Jennifer Kucinski lives in Kansas City. Her father lives in Orlando. Make that lived in Orlando.
A few weeks ago, she received devastating news that her dad had passed away unexpectedly. Compounding that tragedy was the fact that Southwest Airlines was trying to stick her with two overpriced plane tickets, a decision she calls “heartless.”
“Upon reaching the agent and explaining the situation, the first words out of the agents mouth were, ‘We don’t offer bereavement fares’,” she says.
Many readers of this site know how the system works. Bereavement fares are all but extinct, mostly because passengers took advantage of them and the abuse cost airlines a lot of money. As a result, regular non-business travelers like Kucinski must pay the full walk-up fare for their planet tickets when they fly to a funeral.
Is that fair? Probably not. But the ethically-challenged passengers who used to lie about their aunt or uncle dying so they could get discounted plane tickets — that wasn’t fair to the airlines, either.
The question today is: What should I do with bereavement fare problems? Do I send them to the airline and ask them to reconsider them? Do I tell them “tough luck” — it’s the price you pay for a ticket? (Sorry about the death of your father or mother, by the way.)
Related: In today’s edition of What’s your problem?, there’s some trouble on the range.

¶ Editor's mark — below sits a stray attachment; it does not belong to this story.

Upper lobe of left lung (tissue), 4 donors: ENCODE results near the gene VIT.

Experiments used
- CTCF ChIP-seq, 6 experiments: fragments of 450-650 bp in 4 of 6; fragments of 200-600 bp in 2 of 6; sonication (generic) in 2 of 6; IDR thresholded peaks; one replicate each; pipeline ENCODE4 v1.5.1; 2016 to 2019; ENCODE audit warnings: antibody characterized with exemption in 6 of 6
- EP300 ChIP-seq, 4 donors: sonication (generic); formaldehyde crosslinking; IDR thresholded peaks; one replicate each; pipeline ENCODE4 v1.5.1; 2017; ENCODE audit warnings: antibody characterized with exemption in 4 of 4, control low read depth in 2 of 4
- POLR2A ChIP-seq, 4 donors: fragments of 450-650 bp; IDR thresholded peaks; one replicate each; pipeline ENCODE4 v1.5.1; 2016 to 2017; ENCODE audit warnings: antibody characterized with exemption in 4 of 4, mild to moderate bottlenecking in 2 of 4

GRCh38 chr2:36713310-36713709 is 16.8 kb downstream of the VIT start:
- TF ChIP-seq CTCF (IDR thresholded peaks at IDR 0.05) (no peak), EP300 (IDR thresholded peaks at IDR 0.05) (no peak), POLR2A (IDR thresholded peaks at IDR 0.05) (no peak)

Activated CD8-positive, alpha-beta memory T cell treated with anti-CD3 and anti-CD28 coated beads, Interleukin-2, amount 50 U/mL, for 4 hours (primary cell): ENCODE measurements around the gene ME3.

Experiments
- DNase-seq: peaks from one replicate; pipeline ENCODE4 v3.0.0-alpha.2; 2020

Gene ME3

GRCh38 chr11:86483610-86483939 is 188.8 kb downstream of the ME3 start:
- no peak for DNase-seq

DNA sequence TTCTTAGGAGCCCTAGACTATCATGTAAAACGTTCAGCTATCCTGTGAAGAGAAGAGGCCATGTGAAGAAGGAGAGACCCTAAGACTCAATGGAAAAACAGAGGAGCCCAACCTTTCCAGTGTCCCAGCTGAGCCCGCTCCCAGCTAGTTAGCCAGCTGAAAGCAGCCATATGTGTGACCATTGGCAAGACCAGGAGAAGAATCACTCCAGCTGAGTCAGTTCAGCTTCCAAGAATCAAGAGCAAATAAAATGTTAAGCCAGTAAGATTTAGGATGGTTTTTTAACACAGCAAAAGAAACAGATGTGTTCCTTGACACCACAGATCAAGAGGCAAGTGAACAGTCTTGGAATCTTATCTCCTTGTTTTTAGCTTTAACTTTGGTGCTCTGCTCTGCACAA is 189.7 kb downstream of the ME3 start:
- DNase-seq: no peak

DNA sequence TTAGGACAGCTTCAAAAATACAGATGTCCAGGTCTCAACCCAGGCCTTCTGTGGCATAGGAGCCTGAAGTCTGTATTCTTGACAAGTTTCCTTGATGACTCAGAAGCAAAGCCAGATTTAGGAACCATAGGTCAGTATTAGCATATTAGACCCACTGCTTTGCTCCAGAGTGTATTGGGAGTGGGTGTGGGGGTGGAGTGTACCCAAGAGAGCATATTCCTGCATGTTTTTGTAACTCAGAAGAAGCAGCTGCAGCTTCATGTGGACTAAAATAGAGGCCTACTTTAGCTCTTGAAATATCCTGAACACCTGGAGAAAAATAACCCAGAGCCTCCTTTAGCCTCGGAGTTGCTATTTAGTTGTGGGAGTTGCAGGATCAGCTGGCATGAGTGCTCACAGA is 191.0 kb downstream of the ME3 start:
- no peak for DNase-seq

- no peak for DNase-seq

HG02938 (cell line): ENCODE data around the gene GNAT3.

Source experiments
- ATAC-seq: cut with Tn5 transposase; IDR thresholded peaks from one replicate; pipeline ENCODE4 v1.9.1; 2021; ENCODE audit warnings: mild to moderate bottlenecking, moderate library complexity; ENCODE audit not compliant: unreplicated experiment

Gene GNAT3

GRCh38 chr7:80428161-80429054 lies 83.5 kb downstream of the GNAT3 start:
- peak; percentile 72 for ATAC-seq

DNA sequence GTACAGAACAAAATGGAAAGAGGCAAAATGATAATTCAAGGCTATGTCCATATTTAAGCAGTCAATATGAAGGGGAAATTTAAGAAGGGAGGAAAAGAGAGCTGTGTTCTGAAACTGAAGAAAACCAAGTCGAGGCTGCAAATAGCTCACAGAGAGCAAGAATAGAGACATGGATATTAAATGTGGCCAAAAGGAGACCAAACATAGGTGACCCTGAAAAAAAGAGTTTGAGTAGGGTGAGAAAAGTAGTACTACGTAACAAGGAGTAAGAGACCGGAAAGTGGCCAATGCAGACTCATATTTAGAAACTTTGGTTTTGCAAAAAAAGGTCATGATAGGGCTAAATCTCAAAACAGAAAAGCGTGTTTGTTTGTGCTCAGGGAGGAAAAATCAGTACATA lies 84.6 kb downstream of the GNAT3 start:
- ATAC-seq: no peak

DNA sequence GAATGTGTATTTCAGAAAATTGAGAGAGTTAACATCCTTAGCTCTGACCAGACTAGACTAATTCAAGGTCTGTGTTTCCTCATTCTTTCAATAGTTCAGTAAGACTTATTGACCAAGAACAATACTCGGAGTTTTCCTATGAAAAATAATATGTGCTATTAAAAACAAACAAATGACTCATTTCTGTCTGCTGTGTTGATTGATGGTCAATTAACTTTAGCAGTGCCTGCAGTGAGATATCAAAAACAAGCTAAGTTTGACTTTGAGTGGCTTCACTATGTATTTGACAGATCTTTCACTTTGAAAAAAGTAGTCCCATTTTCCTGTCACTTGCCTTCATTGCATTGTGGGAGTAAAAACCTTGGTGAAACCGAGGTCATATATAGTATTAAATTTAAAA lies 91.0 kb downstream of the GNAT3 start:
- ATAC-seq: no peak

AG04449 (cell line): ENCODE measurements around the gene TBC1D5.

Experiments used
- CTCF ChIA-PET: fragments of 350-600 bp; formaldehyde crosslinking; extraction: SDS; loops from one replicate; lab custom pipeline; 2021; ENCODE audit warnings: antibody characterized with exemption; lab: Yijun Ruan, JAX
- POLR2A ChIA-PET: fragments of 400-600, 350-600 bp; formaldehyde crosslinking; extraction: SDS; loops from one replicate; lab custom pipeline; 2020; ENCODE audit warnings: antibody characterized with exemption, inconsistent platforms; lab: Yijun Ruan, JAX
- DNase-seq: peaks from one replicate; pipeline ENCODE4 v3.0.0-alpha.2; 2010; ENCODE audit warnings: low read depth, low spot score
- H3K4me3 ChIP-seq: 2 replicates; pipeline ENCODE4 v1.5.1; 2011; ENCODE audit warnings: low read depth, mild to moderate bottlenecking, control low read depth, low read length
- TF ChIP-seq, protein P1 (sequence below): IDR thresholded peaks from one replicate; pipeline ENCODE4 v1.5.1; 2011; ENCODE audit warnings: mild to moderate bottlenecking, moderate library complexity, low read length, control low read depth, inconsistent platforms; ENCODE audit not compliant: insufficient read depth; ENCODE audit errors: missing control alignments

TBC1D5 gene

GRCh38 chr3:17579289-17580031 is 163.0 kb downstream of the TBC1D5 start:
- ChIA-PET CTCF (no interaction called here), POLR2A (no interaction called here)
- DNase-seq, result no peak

I wrestle with this question all the time, and not just with Southwest Airlines plane tickets.
Let’s get back to Kucinski’s experience.
I told the agent we needed to be on the first flight to Orlando, and asked what my flight options were.
I was then told that there were only a few seats left on a flight, and that the fare was $441 per seat.
When I asked if she could help me out with a lower fare, I was informed if I wanted a cheaper fare, I needed to look on the website.
We did not have time to go fare shopping online. We had limited time to get to the airport, so we made the only decision possible and out of desperation we took the fare.
I was insulted and very disappointed by the lack of empathy and posture shown by the airline in our time of need.
I understand how Kucinski must have felt. I get the book thrown in my face every day as a consumer advocate, and it never gets easier. While the agent might have been a little nicer about her plane tickets, she was just doing her job. Southwest Airlines — and indeed, most airlines, don’t offer bereavement fares, even when you show a death certificate.
Fortunately, the return tickets only cost $188 a piece. But Kucinski is still upset. No airline should profit from death, she asserts.
“I find it hard to believe that a $12.1 billion corporation which has the heart of the matter exhibits such behavior in a person’s time of tragedy,” she told me.